Temporal Fractals is an experiment in the disposition of multiple time scales over the physical space. The installation is comprised of eleven ceiling-bound screens, each of which is mapped to a different time-scale displacement of a live camera feed. The system captures the live feed and creates a random seed upon which eleven different video delay zones are generated, and then diffused back into the space where each feed is mapped to a screen in the space, thus creating multiple timescales of the same object at once.
The system is motion/presence sensitive. When the room is empty, all screens display a whitewash image, with random fragments of previously recorded feed is played for one second each on one random screen, this cycle is called: The random memory generator.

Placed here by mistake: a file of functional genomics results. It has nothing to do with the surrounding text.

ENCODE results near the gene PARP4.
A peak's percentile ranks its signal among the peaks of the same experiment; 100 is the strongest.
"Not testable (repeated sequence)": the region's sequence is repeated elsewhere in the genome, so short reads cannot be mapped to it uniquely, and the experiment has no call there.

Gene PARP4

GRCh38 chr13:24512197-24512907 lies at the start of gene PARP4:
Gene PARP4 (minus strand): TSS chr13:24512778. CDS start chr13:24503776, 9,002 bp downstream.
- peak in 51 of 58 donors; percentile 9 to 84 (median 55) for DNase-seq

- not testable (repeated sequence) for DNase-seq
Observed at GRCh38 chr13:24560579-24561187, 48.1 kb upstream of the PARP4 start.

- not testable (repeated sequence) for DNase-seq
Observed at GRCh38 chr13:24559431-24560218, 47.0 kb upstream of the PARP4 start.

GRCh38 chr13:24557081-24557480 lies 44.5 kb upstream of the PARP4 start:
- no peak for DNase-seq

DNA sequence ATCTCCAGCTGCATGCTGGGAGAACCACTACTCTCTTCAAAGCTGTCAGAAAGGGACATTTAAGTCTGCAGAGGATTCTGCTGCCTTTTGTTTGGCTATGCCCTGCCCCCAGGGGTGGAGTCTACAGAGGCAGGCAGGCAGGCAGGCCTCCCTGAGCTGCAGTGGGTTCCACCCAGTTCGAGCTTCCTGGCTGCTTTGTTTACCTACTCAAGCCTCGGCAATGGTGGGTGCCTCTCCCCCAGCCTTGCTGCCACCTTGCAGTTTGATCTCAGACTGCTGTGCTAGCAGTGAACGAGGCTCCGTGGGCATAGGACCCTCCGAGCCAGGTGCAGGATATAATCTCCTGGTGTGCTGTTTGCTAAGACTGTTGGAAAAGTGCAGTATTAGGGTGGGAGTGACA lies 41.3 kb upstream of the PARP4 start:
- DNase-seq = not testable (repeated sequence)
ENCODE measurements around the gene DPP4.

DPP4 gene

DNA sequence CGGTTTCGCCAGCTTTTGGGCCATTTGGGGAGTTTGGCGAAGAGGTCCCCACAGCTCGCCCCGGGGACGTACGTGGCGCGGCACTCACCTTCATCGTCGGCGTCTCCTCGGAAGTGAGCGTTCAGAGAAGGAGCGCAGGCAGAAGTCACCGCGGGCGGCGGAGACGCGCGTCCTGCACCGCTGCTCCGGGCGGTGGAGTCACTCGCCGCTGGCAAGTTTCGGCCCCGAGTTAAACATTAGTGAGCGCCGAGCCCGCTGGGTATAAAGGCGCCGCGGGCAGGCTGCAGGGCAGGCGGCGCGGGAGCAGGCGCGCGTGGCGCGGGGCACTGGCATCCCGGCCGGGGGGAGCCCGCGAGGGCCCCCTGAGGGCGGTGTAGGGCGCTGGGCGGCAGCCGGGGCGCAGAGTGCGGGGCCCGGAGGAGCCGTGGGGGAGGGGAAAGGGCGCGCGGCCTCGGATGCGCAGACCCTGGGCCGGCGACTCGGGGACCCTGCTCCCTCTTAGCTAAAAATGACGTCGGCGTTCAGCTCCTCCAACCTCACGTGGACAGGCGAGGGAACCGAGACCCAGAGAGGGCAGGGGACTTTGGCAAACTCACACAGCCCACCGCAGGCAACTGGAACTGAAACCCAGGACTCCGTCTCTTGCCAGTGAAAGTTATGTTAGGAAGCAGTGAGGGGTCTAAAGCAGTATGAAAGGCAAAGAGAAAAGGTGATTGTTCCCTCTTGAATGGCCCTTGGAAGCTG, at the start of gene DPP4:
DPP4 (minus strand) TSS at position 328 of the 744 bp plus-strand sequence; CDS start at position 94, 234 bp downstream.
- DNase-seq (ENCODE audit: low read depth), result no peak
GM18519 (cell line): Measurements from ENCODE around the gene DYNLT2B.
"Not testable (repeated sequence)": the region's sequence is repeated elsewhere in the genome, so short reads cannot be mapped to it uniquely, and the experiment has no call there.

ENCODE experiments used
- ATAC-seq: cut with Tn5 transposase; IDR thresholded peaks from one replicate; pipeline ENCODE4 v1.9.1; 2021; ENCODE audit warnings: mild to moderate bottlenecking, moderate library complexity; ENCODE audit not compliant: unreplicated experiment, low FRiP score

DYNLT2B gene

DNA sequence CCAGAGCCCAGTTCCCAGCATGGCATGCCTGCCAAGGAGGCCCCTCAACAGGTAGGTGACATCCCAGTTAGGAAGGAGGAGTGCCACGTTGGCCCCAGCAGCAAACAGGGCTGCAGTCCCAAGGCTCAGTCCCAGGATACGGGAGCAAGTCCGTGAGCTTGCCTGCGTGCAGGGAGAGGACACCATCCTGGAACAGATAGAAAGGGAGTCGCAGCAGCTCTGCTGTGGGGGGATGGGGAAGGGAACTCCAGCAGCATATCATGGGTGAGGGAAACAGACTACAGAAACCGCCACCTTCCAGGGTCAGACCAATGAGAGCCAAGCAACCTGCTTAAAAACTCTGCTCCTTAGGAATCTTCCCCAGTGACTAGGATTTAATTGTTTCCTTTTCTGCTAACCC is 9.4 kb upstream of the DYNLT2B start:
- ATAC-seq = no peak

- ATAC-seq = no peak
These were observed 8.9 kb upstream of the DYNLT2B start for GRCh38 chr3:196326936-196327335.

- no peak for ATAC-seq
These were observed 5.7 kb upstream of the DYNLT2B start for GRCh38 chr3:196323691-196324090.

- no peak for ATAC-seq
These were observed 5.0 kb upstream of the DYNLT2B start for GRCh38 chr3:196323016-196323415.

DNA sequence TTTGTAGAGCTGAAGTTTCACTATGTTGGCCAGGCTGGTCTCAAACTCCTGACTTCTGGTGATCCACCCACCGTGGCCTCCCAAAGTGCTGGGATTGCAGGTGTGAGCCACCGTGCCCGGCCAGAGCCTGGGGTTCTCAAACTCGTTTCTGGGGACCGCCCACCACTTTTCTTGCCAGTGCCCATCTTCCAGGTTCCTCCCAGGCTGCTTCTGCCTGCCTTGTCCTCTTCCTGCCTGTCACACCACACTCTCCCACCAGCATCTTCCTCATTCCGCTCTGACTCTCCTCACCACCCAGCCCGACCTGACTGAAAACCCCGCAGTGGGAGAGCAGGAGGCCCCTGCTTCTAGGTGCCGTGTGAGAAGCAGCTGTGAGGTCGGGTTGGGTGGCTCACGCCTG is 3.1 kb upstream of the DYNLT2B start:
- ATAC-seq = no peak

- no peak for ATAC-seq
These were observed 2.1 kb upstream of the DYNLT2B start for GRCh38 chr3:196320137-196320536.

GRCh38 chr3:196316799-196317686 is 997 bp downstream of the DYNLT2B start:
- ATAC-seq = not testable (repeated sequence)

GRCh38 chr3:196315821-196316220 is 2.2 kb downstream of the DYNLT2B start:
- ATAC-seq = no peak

When presence is detected, the random memory generator is paused, all screens fade to white, a random delay seed is generated, and the camera feed is then diffused over the 11 screens with gradual delays that are based off the random seed, slowly replacing the whitewash on the screens with the live image.
This experiment was conducted over one weekend in the Hexagram blackbox at Concordia University, the challenge was to conduct an exploration in temporal displacement that is site specific. The blackbox had a 4×2 ceiling grid for hanging projectors and lights, which is where the screens were to be positioned. I had decided to start from that grid as a basis for creating a dynamic displacement in space by shifting the grid squares in the same order of the image delay in the system. The resulting overlay is the tessellated and displaced on the 3 axis to create a non-uniform topography that is not flat and screen-like, rather gravitating downwards to surround those who are in this space of exploration.